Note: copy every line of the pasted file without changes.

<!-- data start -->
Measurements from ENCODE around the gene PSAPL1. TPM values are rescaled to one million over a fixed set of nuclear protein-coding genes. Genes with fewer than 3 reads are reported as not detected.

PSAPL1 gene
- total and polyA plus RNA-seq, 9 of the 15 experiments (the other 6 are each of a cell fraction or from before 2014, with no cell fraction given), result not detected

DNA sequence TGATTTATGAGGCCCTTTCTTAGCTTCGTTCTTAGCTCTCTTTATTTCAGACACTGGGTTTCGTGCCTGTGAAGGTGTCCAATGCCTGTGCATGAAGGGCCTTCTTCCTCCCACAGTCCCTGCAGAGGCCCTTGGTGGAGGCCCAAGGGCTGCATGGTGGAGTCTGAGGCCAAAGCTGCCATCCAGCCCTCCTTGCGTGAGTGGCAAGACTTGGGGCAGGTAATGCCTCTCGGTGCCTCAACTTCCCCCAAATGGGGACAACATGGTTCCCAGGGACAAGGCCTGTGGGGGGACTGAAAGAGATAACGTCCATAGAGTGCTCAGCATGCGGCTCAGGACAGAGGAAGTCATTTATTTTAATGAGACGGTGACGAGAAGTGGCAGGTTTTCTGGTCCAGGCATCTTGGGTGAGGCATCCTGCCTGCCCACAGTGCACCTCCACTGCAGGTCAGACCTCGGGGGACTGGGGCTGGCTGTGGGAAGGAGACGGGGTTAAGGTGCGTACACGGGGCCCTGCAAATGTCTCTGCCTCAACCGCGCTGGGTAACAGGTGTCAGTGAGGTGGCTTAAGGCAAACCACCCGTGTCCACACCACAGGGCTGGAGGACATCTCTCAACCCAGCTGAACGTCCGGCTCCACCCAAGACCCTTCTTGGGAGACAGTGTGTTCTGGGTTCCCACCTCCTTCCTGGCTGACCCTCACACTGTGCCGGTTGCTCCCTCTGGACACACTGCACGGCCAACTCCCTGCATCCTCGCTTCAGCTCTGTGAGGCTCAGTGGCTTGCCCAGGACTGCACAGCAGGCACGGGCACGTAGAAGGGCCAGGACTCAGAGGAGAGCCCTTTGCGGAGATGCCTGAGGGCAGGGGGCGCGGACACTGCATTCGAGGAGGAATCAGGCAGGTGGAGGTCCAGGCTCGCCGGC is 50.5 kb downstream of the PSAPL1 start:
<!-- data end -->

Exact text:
Measurements from ENCODE around the gene PSAPL1. TPM values are rescaled to one million over a fixed set of nuclear protein-coding genes. Genes with fewer than 3 reads are reported as not detected.

PSAPL1 gene
- total and polyA plus RNA-seq, 9 of the 15 experiments (the other 6 are each of a cell fraction or from before 2014, with no cell fraction given), result not detected

DNA sequence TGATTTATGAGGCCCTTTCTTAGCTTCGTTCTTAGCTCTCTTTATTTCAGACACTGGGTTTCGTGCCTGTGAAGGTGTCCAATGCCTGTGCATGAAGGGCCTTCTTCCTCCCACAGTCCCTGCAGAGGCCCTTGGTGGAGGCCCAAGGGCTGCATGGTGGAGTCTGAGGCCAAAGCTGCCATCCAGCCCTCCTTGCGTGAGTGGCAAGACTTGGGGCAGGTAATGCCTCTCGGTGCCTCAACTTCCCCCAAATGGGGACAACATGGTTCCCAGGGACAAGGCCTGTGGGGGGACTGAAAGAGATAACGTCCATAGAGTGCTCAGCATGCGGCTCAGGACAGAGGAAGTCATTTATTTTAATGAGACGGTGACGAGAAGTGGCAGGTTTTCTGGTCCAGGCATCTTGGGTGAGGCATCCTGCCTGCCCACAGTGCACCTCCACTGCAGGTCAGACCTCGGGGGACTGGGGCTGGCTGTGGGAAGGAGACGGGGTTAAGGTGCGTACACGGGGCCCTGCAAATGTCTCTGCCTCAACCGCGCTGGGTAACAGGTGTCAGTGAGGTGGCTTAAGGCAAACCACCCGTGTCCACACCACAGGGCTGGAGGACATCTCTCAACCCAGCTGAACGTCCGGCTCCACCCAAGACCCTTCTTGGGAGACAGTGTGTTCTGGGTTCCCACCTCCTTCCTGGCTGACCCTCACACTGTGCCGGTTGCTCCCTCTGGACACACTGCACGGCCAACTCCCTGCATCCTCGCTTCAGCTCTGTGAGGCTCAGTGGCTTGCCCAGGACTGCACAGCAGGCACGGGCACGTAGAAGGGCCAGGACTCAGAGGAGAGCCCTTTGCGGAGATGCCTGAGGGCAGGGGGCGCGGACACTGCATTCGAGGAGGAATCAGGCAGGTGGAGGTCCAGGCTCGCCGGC is 50.5 kb downstream of the PSAPL1 start: